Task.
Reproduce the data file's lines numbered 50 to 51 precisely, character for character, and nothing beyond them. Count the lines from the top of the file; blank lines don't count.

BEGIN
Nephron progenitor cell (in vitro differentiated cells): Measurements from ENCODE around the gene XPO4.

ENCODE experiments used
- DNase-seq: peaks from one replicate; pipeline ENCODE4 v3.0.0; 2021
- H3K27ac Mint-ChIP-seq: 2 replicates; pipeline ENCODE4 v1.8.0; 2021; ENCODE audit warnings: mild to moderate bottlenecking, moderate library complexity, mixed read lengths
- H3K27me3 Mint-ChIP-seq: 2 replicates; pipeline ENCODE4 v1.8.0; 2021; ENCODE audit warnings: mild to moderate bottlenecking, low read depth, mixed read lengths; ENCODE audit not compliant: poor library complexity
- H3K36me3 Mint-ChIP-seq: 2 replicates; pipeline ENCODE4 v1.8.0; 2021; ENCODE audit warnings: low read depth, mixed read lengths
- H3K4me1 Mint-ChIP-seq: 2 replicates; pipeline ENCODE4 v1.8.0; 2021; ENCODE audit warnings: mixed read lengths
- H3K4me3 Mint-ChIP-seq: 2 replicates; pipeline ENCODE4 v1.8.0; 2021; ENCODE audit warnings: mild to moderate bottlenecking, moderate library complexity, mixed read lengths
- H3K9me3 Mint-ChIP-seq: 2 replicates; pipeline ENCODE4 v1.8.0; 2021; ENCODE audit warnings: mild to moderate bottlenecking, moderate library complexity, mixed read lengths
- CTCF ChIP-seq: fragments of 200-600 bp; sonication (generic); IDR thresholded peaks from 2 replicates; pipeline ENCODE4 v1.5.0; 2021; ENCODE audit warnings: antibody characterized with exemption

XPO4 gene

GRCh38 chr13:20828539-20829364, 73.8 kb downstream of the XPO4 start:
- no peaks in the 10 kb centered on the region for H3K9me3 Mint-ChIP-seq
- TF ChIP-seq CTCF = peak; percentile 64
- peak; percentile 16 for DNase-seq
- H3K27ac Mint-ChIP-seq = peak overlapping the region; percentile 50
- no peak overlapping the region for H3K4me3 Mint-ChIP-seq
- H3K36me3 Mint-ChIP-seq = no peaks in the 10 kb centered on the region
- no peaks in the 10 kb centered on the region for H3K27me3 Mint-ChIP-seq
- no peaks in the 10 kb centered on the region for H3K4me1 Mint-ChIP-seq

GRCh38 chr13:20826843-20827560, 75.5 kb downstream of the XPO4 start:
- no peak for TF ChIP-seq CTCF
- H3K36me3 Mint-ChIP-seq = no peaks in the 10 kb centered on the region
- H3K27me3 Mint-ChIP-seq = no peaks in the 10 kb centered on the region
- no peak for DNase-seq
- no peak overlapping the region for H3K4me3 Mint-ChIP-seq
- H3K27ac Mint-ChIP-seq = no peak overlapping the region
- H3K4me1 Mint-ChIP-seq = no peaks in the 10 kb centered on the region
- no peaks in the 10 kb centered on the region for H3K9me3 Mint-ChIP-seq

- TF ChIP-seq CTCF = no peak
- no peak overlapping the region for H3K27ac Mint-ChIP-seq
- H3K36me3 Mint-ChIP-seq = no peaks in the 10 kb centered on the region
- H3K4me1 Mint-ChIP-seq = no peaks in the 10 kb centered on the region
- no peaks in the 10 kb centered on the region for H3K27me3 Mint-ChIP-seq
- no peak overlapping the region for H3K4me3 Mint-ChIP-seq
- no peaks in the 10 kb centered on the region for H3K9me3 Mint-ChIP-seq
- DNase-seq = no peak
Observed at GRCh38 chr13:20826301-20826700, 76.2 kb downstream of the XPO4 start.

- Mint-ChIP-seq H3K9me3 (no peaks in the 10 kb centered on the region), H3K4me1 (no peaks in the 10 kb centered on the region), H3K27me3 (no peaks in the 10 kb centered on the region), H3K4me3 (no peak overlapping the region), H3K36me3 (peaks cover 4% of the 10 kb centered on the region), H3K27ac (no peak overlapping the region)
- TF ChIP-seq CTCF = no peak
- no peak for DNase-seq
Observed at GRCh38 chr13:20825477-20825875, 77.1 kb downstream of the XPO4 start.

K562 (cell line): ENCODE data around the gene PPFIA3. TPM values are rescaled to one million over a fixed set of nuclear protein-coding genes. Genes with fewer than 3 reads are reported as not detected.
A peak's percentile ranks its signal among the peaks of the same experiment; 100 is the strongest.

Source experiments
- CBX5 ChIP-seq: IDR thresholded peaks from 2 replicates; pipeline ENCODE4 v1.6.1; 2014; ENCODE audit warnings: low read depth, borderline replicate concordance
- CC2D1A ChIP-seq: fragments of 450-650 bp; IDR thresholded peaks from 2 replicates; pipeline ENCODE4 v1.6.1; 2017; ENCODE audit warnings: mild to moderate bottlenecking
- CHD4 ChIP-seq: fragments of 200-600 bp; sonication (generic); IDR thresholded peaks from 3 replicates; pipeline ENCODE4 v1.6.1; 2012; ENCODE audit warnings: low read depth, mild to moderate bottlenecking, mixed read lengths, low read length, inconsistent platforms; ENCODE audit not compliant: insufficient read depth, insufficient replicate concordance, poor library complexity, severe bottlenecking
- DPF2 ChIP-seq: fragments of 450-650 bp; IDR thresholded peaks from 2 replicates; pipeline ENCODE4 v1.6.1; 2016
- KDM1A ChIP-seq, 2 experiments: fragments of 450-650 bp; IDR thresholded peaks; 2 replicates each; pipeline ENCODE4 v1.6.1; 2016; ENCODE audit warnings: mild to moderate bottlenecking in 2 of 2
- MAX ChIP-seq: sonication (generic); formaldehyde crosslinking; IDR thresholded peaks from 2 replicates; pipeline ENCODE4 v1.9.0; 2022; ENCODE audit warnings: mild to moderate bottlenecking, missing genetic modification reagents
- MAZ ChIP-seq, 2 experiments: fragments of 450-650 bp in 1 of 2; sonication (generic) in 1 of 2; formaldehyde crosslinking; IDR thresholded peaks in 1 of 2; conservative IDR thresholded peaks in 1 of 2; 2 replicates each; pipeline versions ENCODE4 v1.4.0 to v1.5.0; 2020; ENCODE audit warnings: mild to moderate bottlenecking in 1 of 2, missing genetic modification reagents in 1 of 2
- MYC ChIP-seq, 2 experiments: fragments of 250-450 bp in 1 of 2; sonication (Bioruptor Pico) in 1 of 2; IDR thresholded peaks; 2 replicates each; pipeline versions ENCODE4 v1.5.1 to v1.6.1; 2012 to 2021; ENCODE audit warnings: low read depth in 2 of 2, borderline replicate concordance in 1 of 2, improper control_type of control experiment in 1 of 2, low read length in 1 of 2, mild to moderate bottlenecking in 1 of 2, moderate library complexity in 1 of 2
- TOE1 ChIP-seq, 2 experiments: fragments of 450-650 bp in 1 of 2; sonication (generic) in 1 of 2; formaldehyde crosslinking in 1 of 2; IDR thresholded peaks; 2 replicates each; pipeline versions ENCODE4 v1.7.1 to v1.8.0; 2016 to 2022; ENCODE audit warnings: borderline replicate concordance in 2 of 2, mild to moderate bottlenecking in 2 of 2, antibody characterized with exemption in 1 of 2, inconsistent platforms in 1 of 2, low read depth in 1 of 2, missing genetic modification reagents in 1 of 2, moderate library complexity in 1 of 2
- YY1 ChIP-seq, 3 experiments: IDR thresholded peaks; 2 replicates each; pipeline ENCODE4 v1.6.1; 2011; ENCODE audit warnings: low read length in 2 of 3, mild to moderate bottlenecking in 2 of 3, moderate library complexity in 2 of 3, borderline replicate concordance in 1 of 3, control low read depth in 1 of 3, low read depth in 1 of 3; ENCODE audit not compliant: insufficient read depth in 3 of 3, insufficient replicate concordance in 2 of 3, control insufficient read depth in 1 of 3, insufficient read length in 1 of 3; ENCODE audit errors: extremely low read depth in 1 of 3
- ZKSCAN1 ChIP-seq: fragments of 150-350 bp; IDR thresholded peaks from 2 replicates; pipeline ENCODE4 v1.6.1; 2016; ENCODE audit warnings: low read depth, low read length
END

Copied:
- KDM1A ChIP-seq, 2 experiments: fragments of 450-650 bp; IDR thresholded peaks; 2 replicates each; pipeline ENCODE4 v1.6.1; 2016; ENCODE audit warnings: mild to moderate bottlenecking in 2 of 2
- MAX ChIP-seq: sonication (generic); formaldehyde crosslinking; IDR thresholded peaks from 2 replicates; pipeline ENCODE4 v1.9.0; 2022; ENCODE audit warnings: mild to moderate bottlenecking, missing genetic modification reagents